The powerful bull cycle that grew out of the early March 2009 market lows - the quickest and strongest stock-market rebound of the past 50 years - has been losing some of its youthful verve as it matures. That means we can expect the pace of gains to moderate as asset classes (stocks, bonds, currencies, commodities) begin to differentiate themselves.
But that doesn't mean the profit opportunities are gone. As that differentiation plays out, such income-oriented plays as high-yielding dividend stocks, real estate investment trusts (REITS) and master-limited partnerships (MLPs) will prove to be major beneficiaries, experiencing a handsome run-up in price. Shrewd investors will move into those investments before their prices increase.
What Junk Bond Yields Are Telling UsInvestors considering these moves shouldn't dawdle: The global debt contagion emanating out of Europe could accelerate the afore-mentioned differentiation. Investors were reminded of these fears again yesterday (Monday), after the rescue of a regional bank in Spain added to concerns about the health of Europe's economy.
Over in the credit market, we can already see that junk bonds have decoupled from higher-quality investment grade issues. Byron Douglass of Credit Derivatives Research told clients last week that concerns over Greece and the demise of the euro have ''shocked'' investors who had piled into junk bonds without realizing the risks that they were taking. Now these latecomers to the junk-bond rally are fleeing the high-yield debt securities, which is causing their spreads over U.S. Treasury bonds to widen.
Here's why this is important.
A bond spread is a quantification of risk. Historically, U.S. Treasuries have been perceived to have little or no default risk. In periods of uncertainty, fears of default risk escalate, inducing investors to jettison higher-risk debt securities. That, in turn, raises bond spreads.
But there's an interesting twist to consider here.
As debt-contagion fears have risen in the past few weeks, high-yield bonds have taken the biggest hit. But Douglass, the Credit Derivatives senior analyst, reports that the pace of the spread widening is outpacing the pressure being placed on junk bonds from the credit-derivatives market.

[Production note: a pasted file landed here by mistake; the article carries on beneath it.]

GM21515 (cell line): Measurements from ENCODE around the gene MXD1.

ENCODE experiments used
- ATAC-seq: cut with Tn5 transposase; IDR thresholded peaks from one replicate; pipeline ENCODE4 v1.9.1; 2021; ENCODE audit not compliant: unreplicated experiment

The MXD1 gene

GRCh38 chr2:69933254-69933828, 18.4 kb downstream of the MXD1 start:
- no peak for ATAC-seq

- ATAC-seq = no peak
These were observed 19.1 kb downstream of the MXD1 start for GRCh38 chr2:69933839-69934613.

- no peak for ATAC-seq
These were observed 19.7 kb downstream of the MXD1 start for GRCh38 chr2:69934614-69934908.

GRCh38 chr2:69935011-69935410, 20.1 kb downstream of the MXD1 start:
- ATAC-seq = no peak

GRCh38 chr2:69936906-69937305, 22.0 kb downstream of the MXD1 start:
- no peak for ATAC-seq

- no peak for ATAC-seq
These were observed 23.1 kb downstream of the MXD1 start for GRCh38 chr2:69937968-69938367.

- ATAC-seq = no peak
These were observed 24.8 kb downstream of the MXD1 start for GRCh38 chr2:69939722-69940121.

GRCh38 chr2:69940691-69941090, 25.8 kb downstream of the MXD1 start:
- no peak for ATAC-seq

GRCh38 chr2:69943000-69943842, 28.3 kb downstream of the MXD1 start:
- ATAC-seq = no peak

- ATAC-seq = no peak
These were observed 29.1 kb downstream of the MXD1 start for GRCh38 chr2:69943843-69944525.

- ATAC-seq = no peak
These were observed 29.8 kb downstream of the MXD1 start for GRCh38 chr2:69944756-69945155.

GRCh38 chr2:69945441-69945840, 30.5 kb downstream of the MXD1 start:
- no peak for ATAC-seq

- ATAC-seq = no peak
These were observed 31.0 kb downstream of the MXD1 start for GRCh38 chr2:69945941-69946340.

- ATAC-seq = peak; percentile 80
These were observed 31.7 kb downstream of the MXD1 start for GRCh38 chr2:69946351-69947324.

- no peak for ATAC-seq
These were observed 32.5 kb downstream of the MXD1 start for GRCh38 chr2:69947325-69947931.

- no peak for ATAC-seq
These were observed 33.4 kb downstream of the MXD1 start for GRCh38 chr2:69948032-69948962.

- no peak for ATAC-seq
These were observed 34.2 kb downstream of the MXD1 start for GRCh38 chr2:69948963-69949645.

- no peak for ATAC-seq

This is significant because the credit bears at predatory hedge funds prefer to assault bond derivatives rather than cash bonds because that's where they can get more leverage, and because derivatives are less-regulated. This means that the increased yield (decline in price) of junk bonds is happening because "real" investors - pension funds and private citizens - are stepping back, not because opportunistic traders are attacking.
The message: Quality is once again starting to matter. And that means that the initial enthusiastic rally that saw the junkiest bonds (and stocks) move the most is likely coming to an end.
Fund flow data corroborates what the cash bond market is telling us. According to EPFR Global, a Cambridge, Mass.-based credit-research firm, the 54-week net inflow streak for global bond funds ended last week. Most of the money formerly flowing into those international bond flows now appears to be heading into ultra-safe money-market mutual funds.
Once the euro crisis settles down, my expectation is that a lot of this money will start seeking out high-quality, high-dividend stocks in the utility and industrial sectors - as well as the bond-like real estate investment trusts (REITs) and master limited partnerships. We're positioned for this in our Strategic Advantage advisory service.